11. 11Layout
    1. 11.1 Layout Guidelines
    2. 11.2 Layout Example
  12. 12Device and Documentation Support
    1. 12.1 Device Support
      1. 12.1.1 Development Support
    2. 12.2 Documentation Support
      1. 12.2.1 Related Documentation
    3. 12.3 Related Links
    4. 12.4 Community Resources
    5. 12.5 Trademarks
    6. 12.6 Electrostatic Discharge Caution
    7. 12.7 Glossary
  13. 13Mechanical, Packaging, and Orderable Information

Package Options

Mechanical Data (Package|Pins)
Thermal pad, mechanical data (Package|Pins)
Orderable Information

8 Detailed Description

8.1 Overview

The LMX2492/92-Q1 is a microwave PLL, consisting of a reference input and divider, high frequency input and divider, charge pump, ramp generator, and other digital logic. The Vcc power supply pins run at a nominal 3.3 volts, while the charge pump supply pin, Vcp, operates anywhere from Vcc to 5 volts. The device is designed to operate with an external loop filter and VCO. Modulation is achieved by manipulating the MASH engine.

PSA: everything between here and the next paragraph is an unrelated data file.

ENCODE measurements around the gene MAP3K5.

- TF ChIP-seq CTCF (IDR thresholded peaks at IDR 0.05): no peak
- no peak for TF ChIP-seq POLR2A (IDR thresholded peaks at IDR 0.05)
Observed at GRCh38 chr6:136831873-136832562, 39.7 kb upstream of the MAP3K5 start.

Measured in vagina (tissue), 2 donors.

8.2 Functional Block Diagram

LMX2492 LMX2492-Q1 fbd_snas624.gif

8.3 Feature Description

8.3.1 OSCin Input

The reference can be applied in several ways. If using a differential input, this should be terminated differentially with a 100 ohm resistance and AC coupled to the OSCin and GND/OSCin* terminals. If driving this single-ended, then the GND/OSCin* terminal may be grounded, although better performance is attained by connecting the GND/OSCin* terminal through a series resistance and capacitance to ground to match the OSCin terminal impedance.

8.3.2 OSCin Doubler

The OSCin doubler allows the input signal to the OSCin to be doubled in order to have higher phase detector frequencies. This works by clocking on both the rising and falling edges of the input signal, so it therefore requires a 50% input duty cycle.

8.3.3 R Divider

The R counter is 16 bits divides the OSCin signal from 1 to 65535. If DIFF_R = 0, then any value can be chosen in this range. If DIFF_R=1, then the divide is restricted to 2,4,8, and 16, but allows for higher OSCin frequencies.

8.3.4 PLL N Divider

The 16 bit N divider divides the signal at the Fin terminal down to the phase detector frequency. It contains a 4/5 prescaler that creates minimum divide restrictions, but allows the N value to increment in values of one.